Iran: Rouhani’s insistence on faster internet has staying power

(Image: Meysam Mim/Demotix)

(Image: Meysam Mim/Demotix)

President Hassan Rouhani is fond of rhetorical flourishes that promise Iranians freer access to virtually all forms of information, from satellite television to uncensored books to a less tightly-regulated press. While in all of the aforementioned areas his policies have failed, or failed to exert themselves, there is one domain where the Rouhani government has pushed forward seriously: securing Iranians better and faster internet connections, including mobile internet that would enable them to properly use the smartphones they buy with such enthusiasm.

In remarks to a group of clerics on Monday, Rouhani presented the internet as crucial to the nation’s progress in both science and academic research, areas that Supreme Leader Ali Khamenei has also identified as paramount to Iran’s development. “We cannot cannot close the gates of the world to our younger generation,” Rouhani said.

He warned that if Iran refuses to tolerate the technological needs of a savvy young generation now, “we will have to do it tomorrow. If not, the day after tomorrow.”

Though Rouhani has backtracked on a number of cultural reforms in the face of fierce hardline opposition, he has been steadfast in backing his internet ideals with hard policies. In the past two weeks, the government has granted 3G and 4G licenses to the country’s two main mobile operators, and has in recent months also permitted internet providers to increase bandwidth on home connections.

One reason why the president has been more willing to back the provision of higher speed internet is that so far, it has come at a more reasonable political price. Because service providers still implement government filters, the state censorship regime that prevents Iranians from accessing websites deemed “immoral” — everything from Facebook to many Persian news sites — will remain in place. While faster connections do mean that Iranians can more nimbly use proxy servers to get around the state filters, the speeds are still slow by developed world standards, requiring great patience from those wishing to use the internet to its full capacity. But 3G and mobile internet remain issues highly contested by hardliners made nervous by the challenges of filtering mobile devices.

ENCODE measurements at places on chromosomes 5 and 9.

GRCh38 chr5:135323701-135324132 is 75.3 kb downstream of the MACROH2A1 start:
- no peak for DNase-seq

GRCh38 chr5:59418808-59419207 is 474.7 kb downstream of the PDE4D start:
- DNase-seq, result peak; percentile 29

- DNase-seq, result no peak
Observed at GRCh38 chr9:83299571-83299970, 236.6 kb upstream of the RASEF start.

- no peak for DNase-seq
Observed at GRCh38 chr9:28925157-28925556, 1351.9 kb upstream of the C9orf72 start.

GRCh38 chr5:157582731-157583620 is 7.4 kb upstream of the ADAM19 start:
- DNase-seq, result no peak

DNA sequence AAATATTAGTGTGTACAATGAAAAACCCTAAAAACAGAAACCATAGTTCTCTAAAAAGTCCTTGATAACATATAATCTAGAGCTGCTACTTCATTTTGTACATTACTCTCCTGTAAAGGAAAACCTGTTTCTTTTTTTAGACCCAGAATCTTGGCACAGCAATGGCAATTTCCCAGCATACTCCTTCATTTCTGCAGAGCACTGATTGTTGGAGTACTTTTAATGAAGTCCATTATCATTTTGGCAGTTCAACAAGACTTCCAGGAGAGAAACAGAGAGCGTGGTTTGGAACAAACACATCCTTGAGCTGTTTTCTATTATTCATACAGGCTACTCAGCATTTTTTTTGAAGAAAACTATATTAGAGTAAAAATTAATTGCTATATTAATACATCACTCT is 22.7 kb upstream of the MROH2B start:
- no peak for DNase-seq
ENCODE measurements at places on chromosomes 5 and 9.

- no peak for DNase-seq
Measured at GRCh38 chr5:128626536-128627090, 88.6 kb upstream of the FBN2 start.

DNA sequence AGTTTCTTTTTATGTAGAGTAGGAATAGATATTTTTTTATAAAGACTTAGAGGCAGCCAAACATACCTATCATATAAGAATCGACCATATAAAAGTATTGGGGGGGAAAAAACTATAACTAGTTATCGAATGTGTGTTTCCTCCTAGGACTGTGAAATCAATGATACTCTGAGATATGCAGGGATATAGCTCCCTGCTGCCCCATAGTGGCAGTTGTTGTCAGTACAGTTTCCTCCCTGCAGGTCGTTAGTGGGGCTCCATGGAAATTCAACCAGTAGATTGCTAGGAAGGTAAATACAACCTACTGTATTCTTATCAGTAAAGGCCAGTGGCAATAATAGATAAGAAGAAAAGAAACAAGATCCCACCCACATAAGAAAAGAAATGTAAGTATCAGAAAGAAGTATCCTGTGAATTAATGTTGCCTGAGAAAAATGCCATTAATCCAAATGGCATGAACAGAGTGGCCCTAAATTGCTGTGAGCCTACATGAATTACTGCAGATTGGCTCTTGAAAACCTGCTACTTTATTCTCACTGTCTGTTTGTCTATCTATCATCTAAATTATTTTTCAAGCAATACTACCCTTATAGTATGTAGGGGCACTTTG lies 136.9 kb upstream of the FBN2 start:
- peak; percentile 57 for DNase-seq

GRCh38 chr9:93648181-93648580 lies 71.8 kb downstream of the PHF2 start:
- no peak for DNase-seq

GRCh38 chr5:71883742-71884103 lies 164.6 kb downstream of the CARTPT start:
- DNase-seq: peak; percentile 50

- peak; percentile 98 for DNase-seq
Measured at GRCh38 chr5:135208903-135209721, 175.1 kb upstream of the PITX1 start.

Grand Ayatollah Nasser Makaram Shirazi last week issued a fatwa declaring high-speed and mobile internet haram, later comparing mobile internet to “muddy water” that requires filtering. Rouhani has sought to bypass these concerns by making the case for the internet’s importance as a research tool for scientific progress. As Rouhani joked in an 30 August press conference, the speeds that the country’s clerics are advocating are slow enough to make someone waiting to download an article fall asleep.

This framing of the issue is a canny approach, for it challenge Khamenei to back up his ardent support for Iranian scientific empowerment with policies that might otherwise make him uncomfortable. This past July at a meeting with university professors, Khamenei praised the work of the country’s “scientific movement”, saying that it “has achieved great objectives and become recognised on the international scene”.

By linking the objectives most dear to Khamenei to his own objective of pulling Iran out of the internet dark age, Rouhani is carving out a political space where his goals are seen to overlap with those of the supreme leader.

When the Committee for Determining Criminal Web Content sought to block access to the popular mobile messaging tool WhatsApp, Rouhani intervened. While this certainly endeared him to young Iranians who used the messaging service widely, Rouhani also risked riling the National Telecommunications Company, which is losing revenue as Iranians turn to cheaper foreign alternatives for messaging.